Amongst the Nataraja and the tandava pieces abound, the Daskhinamurti portrayal reveals a rare side of Lord Shiva. On one of His Himalayan wanderings, Shiva was stopped by a group of wandering ascetics and beseeched to be their guru Himself. The kind and merciful Shiva agreed and sat upon a mountaintop facing southwards. His newfound shishyas gathered round His feet with their hands in the namaskaram mudra, expressive of the deepest veneration. Thus emerged the Dakshinamurti roopa of the Lord, as could be seen on this page.
An imitation of a rugged mountain is His asana, and from behind Him emerges a shock of wild mountain greenery. He has assumed lalitasana as is characteristic of Indian iconography. The posterior hands bear the damru (which produces the creative naad) and the flame (that destroys everything in its path), which is a representation of the dharmic cycle; while the anterior hands bear a pothi and the aahsirvaad mudra to complement His teaching.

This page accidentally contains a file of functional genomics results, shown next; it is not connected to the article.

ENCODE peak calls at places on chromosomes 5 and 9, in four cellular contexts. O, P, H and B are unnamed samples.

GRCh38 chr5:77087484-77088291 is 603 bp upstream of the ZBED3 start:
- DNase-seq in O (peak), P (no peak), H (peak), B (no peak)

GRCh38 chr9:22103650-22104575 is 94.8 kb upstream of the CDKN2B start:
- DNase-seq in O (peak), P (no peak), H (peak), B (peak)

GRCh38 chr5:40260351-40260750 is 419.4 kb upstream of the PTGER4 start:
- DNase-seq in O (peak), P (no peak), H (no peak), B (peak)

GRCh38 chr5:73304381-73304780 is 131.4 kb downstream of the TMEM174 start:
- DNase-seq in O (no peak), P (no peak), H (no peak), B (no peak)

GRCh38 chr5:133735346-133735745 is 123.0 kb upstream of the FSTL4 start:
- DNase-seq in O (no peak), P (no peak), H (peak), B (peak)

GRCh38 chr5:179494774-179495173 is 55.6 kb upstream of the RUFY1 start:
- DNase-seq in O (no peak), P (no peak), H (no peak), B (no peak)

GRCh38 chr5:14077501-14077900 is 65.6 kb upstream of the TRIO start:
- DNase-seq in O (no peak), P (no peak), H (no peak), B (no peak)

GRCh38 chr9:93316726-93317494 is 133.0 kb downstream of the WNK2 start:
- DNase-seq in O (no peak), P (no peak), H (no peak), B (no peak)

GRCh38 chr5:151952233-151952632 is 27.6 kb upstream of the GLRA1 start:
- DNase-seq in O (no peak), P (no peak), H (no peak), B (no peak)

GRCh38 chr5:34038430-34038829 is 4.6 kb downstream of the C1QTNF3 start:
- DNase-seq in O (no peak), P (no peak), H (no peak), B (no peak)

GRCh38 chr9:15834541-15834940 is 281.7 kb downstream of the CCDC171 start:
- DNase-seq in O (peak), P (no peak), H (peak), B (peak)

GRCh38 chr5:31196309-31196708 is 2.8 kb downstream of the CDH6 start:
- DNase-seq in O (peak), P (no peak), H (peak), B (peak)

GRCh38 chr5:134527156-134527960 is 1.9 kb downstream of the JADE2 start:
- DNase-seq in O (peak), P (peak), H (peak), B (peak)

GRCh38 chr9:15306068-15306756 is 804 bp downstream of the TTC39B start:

It goes without saying that the Dakshinamurti roopa of the Lord is the most magnificent and awe-inspiring. The degree of skill and labor that have gone into this particular Daskhinamurti Shiva, as well as the finish variations chosen for it to be made available, rightly convey the grandeur of His guruship. From the natural textures of the mountain to the musculature of the Lord, each aspect of this sculpture pours forth an aesthetics that is to be found only in the art of India. The shishyas with their gleaming crowns as well as the figure of ignorance that Shiva crushes with His feet are all carved with just the right proportion of detail. What distinguishes this from other Dakshinamurti compositions is the gorgeous headdress that frames His compassionate countenance and complements His shringar.
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